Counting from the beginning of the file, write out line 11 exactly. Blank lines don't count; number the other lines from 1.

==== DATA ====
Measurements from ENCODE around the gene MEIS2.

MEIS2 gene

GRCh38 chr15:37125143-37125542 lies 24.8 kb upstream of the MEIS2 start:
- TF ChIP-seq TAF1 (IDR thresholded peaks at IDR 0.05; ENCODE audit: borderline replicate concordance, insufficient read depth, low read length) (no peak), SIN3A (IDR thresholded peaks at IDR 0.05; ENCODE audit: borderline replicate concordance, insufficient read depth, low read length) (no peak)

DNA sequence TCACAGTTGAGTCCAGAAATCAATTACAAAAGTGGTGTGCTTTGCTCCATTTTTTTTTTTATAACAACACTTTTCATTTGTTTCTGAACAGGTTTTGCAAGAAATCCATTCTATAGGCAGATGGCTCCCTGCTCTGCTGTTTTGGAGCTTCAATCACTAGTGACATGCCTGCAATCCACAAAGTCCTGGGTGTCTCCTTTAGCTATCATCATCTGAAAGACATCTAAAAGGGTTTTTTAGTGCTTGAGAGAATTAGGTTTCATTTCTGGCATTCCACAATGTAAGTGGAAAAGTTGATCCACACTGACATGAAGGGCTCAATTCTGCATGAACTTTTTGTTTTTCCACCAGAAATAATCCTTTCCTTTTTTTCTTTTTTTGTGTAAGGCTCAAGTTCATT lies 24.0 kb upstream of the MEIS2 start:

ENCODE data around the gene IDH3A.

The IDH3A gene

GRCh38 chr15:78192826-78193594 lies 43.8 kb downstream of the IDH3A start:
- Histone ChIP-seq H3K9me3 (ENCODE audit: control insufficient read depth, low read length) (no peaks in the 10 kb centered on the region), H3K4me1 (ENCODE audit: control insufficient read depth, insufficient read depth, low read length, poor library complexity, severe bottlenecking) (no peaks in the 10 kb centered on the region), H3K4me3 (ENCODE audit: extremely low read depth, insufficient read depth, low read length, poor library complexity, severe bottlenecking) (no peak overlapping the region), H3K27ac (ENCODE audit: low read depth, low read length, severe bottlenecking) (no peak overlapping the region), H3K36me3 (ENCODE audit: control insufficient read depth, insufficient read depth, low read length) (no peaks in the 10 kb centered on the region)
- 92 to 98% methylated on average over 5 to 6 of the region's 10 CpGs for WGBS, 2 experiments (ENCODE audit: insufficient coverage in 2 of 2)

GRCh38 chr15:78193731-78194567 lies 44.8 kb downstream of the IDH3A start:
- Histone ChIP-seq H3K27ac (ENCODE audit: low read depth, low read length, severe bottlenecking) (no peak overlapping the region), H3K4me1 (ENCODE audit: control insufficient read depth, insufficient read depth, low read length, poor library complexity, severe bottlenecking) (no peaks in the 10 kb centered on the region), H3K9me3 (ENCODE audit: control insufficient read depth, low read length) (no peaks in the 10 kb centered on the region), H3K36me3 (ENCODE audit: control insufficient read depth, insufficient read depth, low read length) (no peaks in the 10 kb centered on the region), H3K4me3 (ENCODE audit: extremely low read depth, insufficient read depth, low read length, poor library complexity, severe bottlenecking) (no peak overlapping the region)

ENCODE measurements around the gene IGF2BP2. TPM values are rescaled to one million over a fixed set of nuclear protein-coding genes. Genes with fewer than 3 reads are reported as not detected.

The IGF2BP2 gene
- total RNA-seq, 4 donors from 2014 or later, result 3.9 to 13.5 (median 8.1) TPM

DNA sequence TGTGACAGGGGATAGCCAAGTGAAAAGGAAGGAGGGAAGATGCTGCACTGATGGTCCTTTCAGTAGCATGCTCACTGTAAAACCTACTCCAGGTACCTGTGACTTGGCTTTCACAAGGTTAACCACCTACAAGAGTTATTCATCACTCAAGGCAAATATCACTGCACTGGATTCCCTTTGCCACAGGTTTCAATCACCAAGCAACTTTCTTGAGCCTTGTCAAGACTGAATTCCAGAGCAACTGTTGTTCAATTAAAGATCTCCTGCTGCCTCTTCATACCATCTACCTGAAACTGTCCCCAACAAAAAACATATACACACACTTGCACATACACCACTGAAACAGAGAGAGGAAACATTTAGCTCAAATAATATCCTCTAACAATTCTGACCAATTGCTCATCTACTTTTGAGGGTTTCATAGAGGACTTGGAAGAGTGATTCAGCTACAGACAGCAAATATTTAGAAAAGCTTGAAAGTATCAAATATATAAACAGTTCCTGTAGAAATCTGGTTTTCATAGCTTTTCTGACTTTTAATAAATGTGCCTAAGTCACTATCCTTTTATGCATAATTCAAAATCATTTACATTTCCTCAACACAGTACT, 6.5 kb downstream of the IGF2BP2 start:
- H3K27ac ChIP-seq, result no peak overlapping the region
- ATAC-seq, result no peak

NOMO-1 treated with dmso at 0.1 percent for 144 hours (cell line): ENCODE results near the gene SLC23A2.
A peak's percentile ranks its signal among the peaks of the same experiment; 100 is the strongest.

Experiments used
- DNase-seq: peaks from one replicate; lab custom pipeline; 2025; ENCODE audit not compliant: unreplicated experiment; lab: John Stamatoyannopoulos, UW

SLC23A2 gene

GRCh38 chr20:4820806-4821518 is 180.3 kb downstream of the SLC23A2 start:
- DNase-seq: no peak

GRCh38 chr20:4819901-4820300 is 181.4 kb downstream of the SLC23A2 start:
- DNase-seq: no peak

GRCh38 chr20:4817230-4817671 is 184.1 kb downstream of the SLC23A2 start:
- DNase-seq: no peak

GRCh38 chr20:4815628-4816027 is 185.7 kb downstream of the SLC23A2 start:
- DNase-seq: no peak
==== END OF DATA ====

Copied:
GRCh38 chr15:78193731-78194567 lies 44.8 kb downstream of the IDH3A start: